It's been more than 60 years since Mildred Bailey – a.k.a. Mrs. Swing – died. But the jazz singer is back in the news
Mildred Bailey (Wikimedia Commons/William P. Gottlieb)
Bailey has long been considered a white woman: in the New Grove Dictionary of Jazz, she is described as "the first white singer to absorb and master the jazz-flavored phrasing... of her black contemporaries." But the Coeur d'Alene Tribe of Indians wants to change that perception and let the world know that Bailey was, in fact, Native American.
Born in 1907 to a Coeur d'Alene mother, Bailey spent her childhood on a reservation. But when she left at age 13 – and a few years later, moved to Seattle to pursue a singing career – she may have felt she needed to downplay her heritage in order to succeed. Just as black entertainers of the day were confronted with extreme prejudice and racism, so too were Native Americans.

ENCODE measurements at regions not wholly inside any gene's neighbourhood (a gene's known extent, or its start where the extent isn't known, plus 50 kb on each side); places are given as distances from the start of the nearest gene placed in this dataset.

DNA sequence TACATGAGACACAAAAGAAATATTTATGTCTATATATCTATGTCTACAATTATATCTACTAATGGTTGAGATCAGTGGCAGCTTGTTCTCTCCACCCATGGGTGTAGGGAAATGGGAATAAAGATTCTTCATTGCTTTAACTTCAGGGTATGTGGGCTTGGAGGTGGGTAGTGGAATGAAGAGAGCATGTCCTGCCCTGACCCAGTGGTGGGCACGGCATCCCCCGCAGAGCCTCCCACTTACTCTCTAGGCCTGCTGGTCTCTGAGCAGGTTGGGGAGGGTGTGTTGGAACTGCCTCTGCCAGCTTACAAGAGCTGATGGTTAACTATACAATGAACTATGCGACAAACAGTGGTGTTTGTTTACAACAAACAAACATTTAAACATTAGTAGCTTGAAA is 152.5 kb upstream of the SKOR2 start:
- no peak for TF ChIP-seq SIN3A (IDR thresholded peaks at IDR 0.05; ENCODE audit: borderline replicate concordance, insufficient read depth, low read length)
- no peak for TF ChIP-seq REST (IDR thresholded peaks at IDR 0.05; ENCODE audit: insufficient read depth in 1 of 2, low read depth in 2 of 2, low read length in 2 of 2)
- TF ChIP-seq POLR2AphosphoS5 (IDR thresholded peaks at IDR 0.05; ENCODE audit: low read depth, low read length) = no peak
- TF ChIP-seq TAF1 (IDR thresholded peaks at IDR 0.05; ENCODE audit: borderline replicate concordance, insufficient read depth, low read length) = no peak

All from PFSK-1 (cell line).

It's a different world today, and more often than not, ethnic heritage is a source of pride. And the Coeur d'Alene can certainly be proud to claim a member as talented as Mildred Bailey.
Written by Linnea Crowther